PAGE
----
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Violence Against Women And Why Gender Discrimination Is Still Happening Today

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One of the biggest problems faced by women in poor countries is violence and discrimination. At every turn girls and women find opportunities blocked and their safety compromised.

If you want some figures, 150 million girls under the age of 18 have been raped or subjected to other forms of sexual assault. 140 million women and girls have been victims of female genital mutilation. And the list goes on.

Violence against women is unacceptable and has to stop. At the most fundamental level the continuing violence, whether physical, sexual or psychological is rooted in gender discrimination. When women are seen as less than men it’s all too easy for them to become objects to be treated worse than animals.

But why is gender discrimination still happening? We all know that this form of discrimination goes on around the world, even in our own country it’s far more prevalent than we’d care to admit. But in the world’s poorest countries violence against women and gender discrimination are often caused by the following:

· Poverty. A life of poverty places girls and women in a precarious situation. Often they will turn to prostitution to feed themselves or their families. They put themselves at greater risk of rape and assault, and due to cultural attitudes relating to sex and prostitution may be the victim of attacks from the community. Stresses and strains in poor households can result in eruptions of physical violence against women.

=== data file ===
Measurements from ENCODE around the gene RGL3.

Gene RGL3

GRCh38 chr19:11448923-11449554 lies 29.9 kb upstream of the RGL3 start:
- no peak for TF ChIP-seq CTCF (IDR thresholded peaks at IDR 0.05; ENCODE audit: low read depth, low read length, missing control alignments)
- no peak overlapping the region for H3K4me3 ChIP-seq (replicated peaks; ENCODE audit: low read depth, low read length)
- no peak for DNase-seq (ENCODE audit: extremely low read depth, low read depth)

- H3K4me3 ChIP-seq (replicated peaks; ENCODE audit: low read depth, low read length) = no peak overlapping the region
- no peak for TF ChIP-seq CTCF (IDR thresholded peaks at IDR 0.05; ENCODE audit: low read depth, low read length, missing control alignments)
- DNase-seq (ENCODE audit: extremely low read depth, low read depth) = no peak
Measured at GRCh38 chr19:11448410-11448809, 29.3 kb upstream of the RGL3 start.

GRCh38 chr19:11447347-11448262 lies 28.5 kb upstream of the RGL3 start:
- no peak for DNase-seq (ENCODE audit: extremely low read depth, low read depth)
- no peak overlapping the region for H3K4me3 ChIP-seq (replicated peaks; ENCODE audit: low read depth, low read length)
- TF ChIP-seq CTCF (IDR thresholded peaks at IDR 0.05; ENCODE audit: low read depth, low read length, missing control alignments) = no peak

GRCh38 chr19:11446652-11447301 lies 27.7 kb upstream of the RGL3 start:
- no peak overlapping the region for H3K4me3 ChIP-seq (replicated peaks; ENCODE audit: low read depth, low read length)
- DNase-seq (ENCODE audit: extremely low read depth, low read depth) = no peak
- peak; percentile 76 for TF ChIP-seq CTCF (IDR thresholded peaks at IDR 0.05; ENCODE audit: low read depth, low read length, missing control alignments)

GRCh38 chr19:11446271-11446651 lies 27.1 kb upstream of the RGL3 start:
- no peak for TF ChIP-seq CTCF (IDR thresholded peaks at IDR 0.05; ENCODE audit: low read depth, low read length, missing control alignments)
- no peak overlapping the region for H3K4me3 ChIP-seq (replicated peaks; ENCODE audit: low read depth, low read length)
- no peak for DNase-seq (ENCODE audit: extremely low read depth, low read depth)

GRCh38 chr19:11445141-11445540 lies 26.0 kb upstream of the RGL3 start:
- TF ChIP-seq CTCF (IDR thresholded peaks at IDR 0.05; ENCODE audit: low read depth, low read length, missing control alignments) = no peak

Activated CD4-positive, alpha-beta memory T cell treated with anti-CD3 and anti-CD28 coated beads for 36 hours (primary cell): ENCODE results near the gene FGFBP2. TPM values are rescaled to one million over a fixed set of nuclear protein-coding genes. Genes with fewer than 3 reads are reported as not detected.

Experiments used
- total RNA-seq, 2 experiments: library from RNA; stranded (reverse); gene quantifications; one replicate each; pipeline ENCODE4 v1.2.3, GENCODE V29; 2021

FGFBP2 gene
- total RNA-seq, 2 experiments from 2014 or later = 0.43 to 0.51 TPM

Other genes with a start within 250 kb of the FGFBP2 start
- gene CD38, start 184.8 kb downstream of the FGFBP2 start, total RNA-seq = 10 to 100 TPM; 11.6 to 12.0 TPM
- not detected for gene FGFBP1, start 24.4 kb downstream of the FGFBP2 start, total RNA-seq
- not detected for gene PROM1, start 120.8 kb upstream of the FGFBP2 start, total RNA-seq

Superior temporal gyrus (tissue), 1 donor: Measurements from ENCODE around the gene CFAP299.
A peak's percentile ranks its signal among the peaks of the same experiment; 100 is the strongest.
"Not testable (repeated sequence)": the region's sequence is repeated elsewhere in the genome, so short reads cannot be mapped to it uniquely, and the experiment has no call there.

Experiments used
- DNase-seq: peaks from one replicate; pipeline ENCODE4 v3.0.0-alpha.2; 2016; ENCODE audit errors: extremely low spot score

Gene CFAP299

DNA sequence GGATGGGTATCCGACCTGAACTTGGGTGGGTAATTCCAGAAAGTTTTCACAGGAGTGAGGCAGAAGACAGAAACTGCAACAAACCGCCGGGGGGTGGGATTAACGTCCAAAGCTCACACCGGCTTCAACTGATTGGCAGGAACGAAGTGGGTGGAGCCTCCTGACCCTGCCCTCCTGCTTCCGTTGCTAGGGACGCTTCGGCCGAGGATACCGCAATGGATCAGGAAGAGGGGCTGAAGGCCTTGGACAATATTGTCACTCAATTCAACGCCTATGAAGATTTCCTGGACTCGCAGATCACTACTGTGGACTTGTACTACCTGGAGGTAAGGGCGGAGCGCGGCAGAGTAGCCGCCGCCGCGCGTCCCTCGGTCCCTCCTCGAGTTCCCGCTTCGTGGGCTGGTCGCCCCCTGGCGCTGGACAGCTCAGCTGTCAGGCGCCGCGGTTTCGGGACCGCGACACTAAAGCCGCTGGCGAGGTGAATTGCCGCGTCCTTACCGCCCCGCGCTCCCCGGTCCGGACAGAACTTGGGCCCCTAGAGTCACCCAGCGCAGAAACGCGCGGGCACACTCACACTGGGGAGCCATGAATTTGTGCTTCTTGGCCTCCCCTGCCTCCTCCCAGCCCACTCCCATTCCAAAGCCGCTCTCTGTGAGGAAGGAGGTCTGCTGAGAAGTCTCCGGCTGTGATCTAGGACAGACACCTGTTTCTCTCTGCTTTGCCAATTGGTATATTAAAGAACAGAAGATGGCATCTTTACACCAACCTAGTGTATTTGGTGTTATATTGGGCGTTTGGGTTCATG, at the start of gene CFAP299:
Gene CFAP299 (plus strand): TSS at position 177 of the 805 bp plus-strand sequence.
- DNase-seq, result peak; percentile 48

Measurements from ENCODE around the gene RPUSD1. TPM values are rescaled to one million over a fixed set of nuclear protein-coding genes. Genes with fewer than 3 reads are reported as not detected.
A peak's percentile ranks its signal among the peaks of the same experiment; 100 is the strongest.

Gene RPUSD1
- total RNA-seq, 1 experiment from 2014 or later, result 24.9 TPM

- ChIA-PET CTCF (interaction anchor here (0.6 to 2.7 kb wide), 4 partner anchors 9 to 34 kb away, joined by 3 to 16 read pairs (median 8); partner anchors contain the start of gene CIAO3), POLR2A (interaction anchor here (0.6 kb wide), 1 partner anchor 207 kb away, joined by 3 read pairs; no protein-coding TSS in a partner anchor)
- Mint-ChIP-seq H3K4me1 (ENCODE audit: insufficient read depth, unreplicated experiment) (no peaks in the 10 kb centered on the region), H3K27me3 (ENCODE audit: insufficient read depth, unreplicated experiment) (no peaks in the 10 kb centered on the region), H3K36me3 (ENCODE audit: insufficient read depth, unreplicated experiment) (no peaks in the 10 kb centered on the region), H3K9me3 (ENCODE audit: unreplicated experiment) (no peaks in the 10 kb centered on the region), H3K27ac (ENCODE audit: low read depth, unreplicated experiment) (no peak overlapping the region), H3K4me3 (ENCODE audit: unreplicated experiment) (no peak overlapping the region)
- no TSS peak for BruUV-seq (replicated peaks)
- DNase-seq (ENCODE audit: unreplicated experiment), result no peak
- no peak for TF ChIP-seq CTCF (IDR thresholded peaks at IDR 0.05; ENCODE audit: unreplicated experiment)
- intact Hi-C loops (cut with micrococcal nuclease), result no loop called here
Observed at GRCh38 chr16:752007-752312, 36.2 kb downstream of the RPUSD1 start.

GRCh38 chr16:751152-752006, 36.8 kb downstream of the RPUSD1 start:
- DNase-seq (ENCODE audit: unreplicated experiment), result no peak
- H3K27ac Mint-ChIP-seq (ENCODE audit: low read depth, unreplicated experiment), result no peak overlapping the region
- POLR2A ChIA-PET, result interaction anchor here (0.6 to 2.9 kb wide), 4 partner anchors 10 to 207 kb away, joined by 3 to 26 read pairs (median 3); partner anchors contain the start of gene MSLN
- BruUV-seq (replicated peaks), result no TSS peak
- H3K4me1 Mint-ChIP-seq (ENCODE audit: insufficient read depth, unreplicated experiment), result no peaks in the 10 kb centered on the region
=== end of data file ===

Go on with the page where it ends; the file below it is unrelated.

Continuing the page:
· Lack Of Education. In many ways this is intimately tied to the above cause. In societies where violence against women is prevalent there is a distinct lack of education on both sides of the gender divide.

In these cultures girls tend to get little or no formal schooling, and research has shown that education has a positive impact on violence against women. Education provides a safe environment for young girls, it also helps them become active citizens with more choice, able to secure better employment and lift them out of poverty. It also changes their attitudes, making them less likely to view violence as acceptable.

From a male perspective there is little in the way of education against violence against women, so the attitudes that support it go unchallenged.

· Lack Of Participation. Girls in the 10-14 age range are at particular risk of violence due to a lack of participation in society. They are pushed to the edges, have no control over their own lives and their thoughts and feelings are given short shrift. As a result they become dependent on those around them and the nature of their relationships often becomes power based and imbalanced, which leads to an increase in violence against women.

· Cultural Attitudes. In most countries where violence against women is common it is often related to cultural attitudes surrounding gender roles and the status of women. When women are seen as less important and capable than men, where girls are seen as a burden on their families and where women and girls in poverty are driven to prostitution for survival, violence towards them is seen as acceptable.

The negative effects of violence against women are deeper and further reaching than the awful individual physical and psychological damage. On a wider scale the attitudes that surround, support and cause violence against women damage communities and also hinder the economic prosperity of societies.

To find out more about violence against women and how you can help visit Plan UK here http://www.plan-uk.org/what-we-do/campaigns/because-i-am-a-girl/

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